"but we're going for something like what a 1970's American school lunch Thai dish would be if such a thing existed."
You know--early in the morning, sans coffee--that line struck me as both brilliant and absurd.
I have to admit that at first, as I read this post, I was utterly repelled. And then, as I read along, I got sucked in and found myself nodding, and then, I suddenly wanted to make this for breakfast.
You know, but instead of marmalade, for the jelly bit--I would use that Thai bottled barbeque sauce made for grilled chicken--it is basically a very spice reddish-pink sweet and sour sauce that I think of as "Thai chile jam."
I'd cut down on the Rooster (the most sacred of hot sauces, yeah and verily) and add some of that Thai chile jam, and man--that sounds way good.
I be it would be even better on toast. Oh-and I might be tempted to thin it out with coconut milk--if I had some laying around. Which, in this house, sometimes even happens.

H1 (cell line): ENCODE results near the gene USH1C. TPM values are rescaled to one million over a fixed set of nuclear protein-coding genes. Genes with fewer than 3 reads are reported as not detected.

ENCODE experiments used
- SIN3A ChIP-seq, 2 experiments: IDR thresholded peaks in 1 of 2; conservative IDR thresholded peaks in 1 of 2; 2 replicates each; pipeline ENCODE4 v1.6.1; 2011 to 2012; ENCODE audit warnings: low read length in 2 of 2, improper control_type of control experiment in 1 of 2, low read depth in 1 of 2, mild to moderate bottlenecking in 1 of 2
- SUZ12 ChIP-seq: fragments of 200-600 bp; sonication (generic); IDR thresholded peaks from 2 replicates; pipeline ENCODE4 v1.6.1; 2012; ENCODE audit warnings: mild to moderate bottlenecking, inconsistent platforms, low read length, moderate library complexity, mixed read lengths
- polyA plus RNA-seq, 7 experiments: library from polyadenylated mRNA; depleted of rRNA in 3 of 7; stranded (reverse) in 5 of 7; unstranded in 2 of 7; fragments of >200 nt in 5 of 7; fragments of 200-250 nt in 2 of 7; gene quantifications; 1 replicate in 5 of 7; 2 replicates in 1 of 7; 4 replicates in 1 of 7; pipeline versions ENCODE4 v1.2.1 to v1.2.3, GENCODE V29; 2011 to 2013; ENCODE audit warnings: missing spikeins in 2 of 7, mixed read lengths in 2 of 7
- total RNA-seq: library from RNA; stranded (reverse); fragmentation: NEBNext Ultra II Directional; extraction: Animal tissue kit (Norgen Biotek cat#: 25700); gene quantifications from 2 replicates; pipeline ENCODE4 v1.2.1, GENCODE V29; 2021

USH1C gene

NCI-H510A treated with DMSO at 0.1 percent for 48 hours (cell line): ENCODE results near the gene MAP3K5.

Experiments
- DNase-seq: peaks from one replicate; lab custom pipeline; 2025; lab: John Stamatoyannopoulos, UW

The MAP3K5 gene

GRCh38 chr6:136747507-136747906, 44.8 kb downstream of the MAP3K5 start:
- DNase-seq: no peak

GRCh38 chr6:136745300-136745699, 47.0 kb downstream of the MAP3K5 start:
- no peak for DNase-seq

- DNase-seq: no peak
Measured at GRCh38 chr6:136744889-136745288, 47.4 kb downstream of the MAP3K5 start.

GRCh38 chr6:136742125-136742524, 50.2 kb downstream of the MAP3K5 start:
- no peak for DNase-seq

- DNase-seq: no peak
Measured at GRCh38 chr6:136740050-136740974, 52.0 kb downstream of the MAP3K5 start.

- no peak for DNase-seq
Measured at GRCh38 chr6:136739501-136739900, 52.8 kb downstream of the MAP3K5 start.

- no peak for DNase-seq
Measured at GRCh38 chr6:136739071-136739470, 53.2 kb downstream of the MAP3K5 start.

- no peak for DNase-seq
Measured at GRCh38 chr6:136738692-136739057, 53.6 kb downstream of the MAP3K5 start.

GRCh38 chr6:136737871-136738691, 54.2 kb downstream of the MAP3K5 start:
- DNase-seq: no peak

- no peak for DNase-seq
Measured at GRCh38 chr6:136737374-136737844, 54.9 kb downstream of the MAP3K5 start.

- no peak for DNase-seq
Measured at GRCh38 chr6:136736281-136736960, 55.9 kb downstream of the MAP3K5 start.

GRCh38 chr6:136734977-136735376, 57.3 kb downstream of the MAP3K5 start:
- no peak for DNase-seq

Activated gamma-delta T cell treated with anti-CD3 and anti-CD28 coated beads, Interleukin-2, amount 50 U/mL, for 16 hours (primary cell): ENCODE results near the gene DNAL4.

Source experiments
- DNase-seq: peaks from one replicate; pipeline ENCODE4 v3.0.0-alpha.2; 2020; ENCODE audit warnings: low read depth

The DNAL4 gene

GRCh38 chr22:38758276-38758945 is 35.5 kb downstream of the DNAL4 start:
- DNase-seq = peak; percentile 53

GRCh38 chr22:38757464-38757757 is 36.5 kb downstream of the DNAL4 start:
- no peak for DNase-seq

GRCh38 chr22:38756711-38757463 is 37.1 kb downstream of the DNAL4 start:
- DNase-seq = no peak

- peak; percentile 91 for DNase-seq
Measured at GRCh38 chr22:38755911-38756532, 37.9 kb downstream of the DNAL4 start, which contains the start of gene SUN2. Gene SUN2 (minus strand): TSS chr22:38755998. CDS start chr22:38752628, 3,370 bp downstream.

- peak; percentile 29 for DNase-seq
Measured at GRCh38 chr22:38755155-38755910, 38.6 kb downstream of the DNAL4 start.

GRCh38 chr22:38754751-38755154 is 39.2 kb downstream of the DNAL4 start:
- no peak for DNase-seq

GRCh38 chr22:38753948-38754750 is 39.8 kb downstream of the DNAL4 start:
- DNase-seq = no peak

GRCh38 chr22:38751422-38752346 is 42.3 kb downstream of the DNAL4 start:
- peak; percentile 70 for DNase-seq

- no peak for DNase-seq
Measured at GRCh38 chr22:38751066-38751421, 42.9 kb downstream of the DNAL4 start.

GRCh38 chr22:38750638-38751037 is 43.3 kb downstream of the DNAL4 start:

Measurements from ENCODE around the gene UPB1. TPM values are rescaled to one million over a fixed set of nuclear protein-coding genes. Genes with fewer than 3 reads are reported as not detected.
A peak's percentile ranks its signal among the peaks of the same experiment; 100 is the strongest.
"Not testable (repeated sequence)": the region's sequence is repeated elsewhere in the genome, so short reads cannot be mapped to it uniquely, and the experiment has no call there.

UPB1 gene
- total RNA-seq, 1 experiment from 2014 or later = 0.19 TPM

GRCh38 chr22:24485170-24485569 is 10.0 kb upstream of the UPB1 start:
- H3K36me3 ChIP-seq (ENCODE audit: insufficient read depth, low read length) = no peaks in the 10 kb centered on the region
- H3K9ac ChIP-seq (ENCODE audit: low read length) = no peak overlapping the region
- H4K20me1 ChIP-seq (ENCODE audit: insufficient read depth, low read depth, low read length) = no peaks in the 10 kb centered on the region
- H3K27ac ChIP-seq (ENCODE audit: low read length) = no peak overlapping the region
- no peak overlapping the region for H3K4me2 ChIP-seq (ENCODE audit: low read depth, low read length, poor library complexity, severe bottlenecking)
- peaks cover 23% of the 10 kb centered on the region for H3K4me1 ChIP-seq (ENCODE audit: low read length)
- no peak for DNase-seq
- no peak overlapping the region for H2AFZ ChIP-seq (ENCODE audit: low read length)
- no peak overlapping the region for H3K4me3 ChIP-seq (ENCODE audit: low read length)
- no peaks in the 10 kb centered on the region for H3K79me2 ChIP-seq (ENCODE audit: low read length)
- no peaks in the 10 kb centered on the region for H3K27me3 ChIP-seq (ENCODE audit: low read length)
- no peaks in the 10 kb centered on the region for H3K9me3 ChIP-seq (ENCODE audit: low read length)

January 20, 2006 6:41 AM
Geez. I really need to creep off and get coffee.
You did toast the bread.
January 20, 2006 6:42 AM
I am personally a big fan of the peanut butter and salsa sandwich.
January 20, 2006 6:52 AM
Barbara, The Redhead was out when I made the peanut butter mix, and looked at me very skeptically when I told her what it was.
She ended up giving it a try and loving it, though she would use less of the rooster sauce, too. Hey, I like it hot, what can I say? Her description of the recipe was "a grown-up peanut butter and jelly", and she used apricot jam instead of orange marmalade.
I've been given the green light to continue my mad-science experiments with the pb&j.
January 20, 2006 7:14 AM
You weirdo hippie commie, Barrett. That is one radical sandwich!
Nice photo, too, by the way!
Meg in Paris |
January 20, 2006 8:01 AM
Let me restate--I would only use less of the Rooster if I was using that Thai chile barbeque jam stuff as the "jelly." Trading one heat for another, as it were.
If I were going "sans jelly," then it would be all Rooster, all the time! I like stuff hot.
January 20, 2006 9:25 AM
Great idea, however mad, Barrett! I suppose if you wanted to embellish the American idea of potato chips on a PB&J, you could put some crispy fried wonton strips in there for some extra crunch.
the pragmatic chef™ |
January 20, 2006 11:04 AM
January 22, 2006 12:17 PM
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